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Tulane Law Review celebrates an enduring century

April 20, 2016

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Alumna of the Year Marian Mayer Berkett (L '37) brought down the house with her acceptance remarks at the Tulane Law Review centennial celebration banquet April 14.

Photos by Tracie Morris Schaefer


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Meredith and Jeremy Grabill (both L '06), pictured with U.S. District Judge Martin Feldman (L '57), helped ensure that the Tulane Law Review published without interruption after Hurricane Katrina struck.

In its first 100 years, the Tulane Law Review has seen cutting-edge scholarship, remarkable resilience and a fair share of enduring romances.

What started in 1916 as the Southern Law Quarterly, took an 11-year hiatus because of World War I, but since then has published continuously — even printing multiple issues on time after the destruction and months-long disruption caused by Hurricane Katrina in 2005.

The law review’s April 14 century celebration, attended by more than 200 former and current editors from across the country, connected the past to the future: from 103-year-old Alumna of the Year Marian Mayer Berkett (L ’37), who still practices at New Orleans’ Deutsch Kerrigan, to 2015-16 editor in chief Kyle Satterfield (L ’16), who recently was chosen to clerk for new 3rd U.S. Circuit Court of Appeals Judge Luis Felipe Restrepo (L ’86) in 2018.

View a banquet photo album.

“I don’t remember a single time I ever was on the Tulane Law Review. They tell me I was,” quipped Berkett, whose name appears on the 1936-37 masthead along with classmate Hale Boggs, who later was elected to 13 terms in Congress and rose to Majority Leader. Berkett often is celebrated for being the first woman hired at a Louisiana law firm, but she credited co-founder Eberhard Deutsch as “a man of vision” who showed great courage in giving her the opportunity.

One of the oldest legal journals in the United States, the review has been led by students who’ve become leaders in the profession nationally and globally: federal judges, law school deans, professors and renowned attorneys.

Many law review veterans have remained connected as members of the board of advisory editors and through a separate alumni association that provides support including food for students studying for final exams.

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Kyle Satterfield (L '16), Tulane Law Review editor in chief in 2015-16, has accepted a clerkship with 3rd U.S. Circuit Court of Appeals Judge Luis Felipe Restrepo (L ’86) for 2018.

“Once you’ve not only survived something like that but thrived at it, you feel like you can do anything,” said advisory board member Kelsey Meeks (L ’10), an attorney at Barrasso Usdin Kupperman Freeman & Sarver who was senior managing editor in 2009-10.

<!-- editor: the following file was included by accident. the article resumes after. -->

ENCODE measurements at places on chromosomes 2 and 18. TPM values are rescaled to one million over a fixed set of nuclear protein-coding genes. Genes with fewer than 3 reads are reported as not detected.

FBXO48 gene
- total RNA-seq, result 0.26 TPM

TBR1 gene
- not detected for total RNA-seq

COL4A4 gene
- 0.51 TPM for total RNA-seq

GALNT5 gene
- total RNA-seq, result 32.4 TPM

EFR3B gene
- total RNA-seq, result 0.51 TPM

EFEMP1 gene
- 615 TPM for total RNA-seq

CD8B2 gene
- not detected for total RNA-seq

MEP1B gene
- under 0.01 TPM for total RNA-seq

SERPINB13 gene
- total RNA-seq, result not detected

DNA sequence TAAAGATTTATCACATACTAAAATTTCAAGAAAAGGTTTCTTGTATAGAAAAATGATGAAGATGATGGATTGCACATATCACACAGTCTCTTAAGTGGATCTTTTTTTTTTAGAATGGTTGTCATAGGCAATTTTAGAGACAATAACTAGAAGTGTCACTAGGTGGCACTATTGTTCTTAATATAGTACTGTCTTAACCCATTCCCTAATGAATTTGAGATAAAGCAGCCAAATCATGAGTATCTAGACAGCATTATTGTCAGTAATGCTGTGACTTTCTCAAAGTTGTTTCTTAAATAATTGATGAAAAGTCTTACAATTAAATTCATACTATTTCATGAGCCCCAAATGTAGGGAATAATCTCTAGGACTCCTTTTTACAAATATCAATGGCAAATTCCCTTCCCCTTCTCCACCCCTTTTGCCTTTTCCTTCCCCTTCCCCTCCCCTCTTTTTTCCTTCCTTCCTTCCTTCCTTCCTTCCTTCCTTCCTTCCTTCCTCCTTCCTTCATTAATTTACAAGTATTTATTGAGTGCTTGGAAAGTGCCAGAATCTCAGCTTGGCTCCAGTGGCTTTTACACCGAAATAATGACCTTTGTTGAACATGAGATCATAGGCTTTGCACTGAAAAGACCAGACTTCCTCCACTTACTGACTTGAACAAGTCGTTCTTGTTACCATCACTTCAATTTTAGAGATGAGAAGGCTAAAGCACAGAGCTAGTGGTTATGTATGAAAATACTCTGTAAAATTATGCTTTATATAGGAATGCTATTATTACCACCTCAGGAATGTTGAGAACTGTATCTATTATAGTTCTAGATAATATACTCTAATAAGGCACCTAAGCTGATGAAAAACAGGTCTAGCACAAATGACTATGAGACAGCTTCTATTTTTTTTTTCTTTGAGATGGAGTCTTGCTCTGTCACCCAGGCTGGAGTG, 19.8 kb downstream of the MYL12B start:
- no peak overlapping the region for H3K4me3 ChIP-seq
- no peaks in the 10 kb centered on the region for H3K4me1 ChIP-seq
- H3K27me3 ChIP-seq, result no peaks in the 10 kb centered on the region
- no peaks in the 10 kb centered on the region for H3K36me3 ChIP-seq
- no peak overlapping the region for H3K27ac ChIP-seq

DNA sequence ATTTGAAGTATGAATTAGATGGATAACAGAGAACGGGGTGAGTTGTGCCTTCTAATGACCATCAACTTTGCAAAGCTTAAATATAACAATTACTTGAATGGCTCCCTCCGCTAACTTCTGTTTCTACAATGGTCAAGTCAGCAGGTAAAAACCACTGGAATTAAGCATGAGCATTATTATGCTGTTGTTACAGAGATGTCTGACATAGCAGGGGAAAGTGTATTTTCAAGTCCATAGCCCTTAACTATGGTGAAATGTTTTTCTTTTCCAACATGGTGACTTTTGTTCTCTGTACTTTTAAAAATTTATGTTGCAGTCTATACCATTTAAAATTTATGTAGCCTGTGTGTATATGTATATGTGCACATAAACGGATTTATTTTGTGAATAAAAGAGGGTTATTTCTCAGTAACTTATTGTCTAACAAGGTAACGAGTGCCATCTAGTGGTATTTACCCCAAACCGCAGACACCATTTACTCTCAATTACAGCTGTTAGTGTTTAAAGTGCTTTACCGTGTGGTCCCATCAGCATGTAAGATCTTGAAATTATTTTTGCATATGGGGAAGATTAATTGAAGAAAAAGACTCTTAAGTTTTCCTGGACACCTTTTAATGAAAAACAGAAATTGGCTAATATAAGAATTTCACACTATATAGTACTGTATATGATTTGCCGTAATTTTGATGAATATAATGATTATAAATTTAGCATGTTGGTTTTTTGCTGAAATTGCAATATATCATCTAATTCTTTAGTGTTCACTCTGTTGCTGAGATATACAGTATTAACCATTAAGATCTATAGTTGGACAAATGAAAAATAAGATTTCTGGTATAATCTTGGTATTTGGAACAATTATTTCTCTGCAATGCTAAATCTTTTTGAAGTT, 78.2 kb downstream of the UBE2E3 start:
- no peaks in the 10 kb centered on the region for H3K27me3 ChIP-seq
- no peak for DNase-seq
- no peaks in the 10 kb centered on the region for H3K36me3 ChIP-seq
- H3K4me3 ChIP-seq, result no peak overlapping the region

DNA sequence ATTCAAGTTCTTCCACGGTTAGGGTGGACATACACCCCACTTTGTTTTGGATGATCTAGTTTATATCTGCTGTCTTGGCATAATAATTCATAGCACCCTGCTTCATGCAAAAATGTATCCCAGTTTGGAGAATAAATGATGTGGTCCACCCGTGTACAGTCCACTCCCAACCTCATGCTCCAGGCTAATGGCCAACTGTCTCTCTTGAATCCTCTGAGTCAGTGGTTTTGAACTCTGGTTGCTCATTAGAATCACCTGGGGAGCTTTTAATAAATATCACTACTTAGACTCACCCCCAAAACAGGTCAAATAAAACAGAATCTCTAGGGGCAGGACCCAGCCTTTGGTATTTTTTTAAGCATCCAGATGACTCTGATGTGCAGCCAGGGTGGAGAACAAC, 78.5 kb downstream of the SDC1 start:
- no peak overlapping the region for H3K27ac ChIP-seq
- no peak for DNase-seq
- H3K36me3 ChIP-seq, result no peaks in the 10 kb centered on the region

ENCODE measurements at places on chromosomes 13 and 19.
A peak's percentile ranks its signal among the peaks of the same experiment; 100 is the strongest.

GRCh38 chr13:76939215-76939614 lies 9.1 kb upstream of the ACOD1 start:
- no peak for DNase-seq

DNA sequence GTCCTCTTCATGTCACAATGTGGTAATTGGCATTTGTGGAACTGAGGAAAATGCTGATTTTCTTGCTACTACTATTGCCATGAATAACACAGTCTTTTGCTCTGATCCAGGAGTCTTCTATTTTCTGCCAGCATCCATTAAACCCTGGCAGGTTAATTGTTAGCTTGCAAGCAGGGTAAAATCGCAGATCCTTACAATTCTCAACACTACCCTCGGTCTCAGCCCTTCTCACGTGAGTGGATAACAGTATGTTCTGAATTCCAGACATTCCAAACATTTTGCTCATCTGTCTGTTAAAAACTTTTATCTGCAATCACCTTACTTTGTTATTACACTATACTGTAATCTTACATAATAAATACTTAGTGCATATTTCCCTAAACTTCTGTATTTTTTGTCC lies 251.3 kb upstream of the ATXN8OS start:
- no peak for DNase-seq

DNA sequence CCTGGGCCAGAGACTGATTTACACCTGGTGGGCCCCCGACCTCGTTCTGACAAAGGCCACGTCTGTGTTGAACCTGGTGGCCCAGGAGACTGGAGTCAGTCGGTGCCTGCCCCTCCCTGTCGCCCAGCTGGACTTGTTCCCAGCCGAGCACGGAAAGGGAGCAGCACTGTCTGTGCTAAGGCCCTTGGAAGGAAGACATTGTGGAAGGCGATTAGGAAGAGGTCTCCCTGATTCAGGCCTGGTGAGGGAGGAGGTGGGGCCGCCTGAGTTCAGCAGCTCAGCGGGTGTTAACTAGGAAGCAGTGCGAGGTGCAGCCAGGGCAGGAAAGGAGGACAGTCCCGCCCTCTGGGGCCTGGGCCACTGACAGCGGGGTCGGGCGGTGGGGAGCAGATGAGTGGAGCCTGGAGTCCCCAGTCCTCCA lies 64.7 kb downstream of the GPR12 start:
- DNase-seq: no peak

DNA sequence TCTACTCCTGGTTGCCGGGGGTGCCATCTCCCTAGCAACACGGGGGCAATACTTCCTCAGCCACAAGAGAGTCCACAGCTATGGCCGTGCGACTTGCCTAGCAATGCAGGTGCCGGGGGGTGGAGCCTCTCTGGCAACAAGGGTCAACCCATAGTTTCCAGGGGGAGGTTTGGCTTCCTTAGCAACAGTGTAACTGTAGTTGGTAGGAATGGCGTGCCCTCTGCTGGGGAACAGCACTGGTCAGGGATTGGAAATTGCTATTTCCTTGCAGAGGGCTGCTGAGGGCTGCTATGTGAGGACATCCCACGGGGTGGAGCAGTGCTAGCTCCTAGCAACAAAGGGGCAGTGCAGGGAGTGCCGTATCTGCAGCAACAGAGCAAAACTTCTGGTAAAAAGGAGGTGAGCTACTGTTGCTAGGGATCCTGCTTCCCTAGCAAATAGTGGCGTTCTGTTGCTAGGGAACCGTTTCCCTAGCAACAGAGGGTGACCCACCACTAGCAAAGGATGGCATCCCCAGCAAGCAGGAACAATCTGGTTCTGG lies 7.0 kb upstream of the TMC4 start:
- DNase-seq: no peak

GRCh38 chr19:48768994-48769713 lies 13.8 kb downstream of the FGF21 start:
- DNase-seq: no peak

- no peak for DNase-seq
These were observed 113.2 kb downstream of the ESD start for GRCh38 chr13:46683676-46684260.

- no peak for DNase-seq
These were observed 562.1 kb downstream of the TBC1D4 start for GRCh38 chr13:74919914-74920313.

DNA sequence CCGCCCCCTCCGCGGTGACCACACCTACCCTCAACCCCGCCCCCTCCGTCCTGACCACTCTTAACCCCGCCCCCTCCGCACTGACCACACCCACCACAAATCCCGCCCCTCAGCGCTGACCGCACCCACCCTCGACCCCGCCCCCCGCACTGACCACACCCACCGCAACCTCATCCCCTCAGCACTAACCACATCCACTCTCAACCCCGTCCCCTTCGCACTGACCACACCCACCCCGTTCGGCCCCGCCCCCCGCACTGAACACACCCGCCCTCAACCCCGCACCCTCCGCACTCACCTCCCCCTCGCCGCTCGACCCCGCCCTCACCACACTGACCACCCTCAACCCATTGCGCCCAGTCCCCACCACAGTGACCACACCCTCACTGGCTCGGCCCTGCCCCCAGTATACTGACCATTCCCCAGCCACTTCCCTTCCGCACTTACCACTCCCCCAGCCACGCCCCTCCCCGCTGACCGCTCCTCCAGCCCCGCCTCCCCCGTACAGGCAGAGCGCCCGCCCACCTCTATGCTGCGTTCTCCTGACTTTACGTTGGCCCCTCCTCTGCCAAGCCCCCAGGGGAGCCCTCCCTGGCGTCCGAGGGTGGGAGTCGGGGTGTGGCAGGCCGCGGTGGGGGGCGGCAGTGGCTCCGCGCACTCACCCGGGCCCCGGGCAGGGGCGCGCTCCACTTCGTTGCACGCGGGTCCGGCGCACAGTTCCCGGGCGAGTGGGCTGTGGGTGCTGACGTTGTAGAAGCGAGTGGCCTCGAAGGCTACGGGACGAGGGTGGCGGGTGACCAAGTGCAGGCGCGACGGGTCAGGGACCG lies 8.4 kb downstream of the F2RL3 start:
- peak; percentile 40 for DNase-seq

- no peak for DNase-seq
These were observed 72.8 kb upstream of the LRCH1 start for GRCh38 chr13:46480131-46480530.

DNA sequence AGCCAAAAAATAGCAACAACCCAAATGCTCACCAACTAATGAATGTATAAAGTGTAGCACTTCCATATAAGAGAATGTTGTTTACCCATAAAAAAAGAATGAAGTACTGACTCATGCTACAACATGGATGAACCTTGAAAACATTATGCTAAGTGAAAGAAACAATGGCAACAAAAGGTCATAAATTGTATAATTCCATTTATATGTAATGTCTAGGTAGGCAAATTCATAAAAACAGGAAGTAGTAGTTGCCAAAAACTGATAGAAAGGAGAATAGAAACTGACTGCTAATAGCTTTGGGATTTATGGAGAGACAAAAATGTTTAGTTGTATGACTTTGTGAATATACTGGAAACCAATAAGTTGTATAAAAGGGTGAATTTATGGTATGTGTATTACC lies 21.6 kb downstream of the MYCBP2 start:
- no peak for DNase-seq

She said working on the law review gave her confidence that she later channeled into launching a nationwide nonprofit to collect and distribute Halloween costumes to children who can’t afford them.

For the team that was displaced by Katrina just a week into the fall 2005 semester, the review provided some semblance of continuity and connection amid catastrophe.

Then-editors Meredith and Jeremy Grabill (both L ’06), who weren’t yet married, recalled that they didn’t evacuate New Orleans until two days after the hurricane, when it became clear that the city would be without services for months. But they ran out of gas in Mississippi, left his Jeep on the roadside to ride with passersby 100 miles to Jackson then met up with his father, who drove from Pennsylvania with 20 gallons of gas.

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Adam Swensek (L '06) and Elizabeth Carter (L '07) met through the Tulane Law Review and celebrated their 10th anniversary at the April 14 banquet.

After they retrieved the Jeep and traveled to Pennsylvania, Jeremy dug out the engagement ring he had left hidden in the abandoned vehicle and proposed.

Meanwhile, Meredith, who was editor in chief, said she felt obligated to honor authors’ contracts, so she contacted one of them, a University of Texas professor who arranged with the UT dean to enroll 12 Tulane Law Review students for the fall semester and provide office space, FedEx access and other support. Though other team members were scattered across the country, the review came together: the third of six issues went to press by January, when Tulane reopened for spring classes.

“In the end, we published 2,043 pages, consisting of 40 articles and essays, five comments, five case notes, four book reviews and memorials,” recalled Meredith Grabill, now a Gordon Arata associate. (Jeremy Grabill is a Phelps Dunbar associate.)

The work “forced each of us to keep taking one step after another and provided a framework of normalcy and routine,” she said. “Most importantly, it created unique bonds of friendship that endure.”

Two members of that team, LSU law Professor Elizabeth Carter (L ’07) and New Orleans Assistant City Attorney Adam Swensek (L ’06), celebrated their 10th anniversary at the banquet. He got down on one knee to present her a gift — commemorating their first date, at a law review banquet.

Tulane Law Review Centennial Projects

As part of the Tulane Law Review centennial, the advisory board has two projects underway: gathering anecdotes and reminiscences for a book with publication expected late this year, and a campaign to create a $2-million endowment fund to ensure the review can cover its operating expenses and remain independent.

Donate to the Tulane Law Review Centennial Fund.

Share law review memories with Meredith Grabill or Aimee Quirk.

 
   


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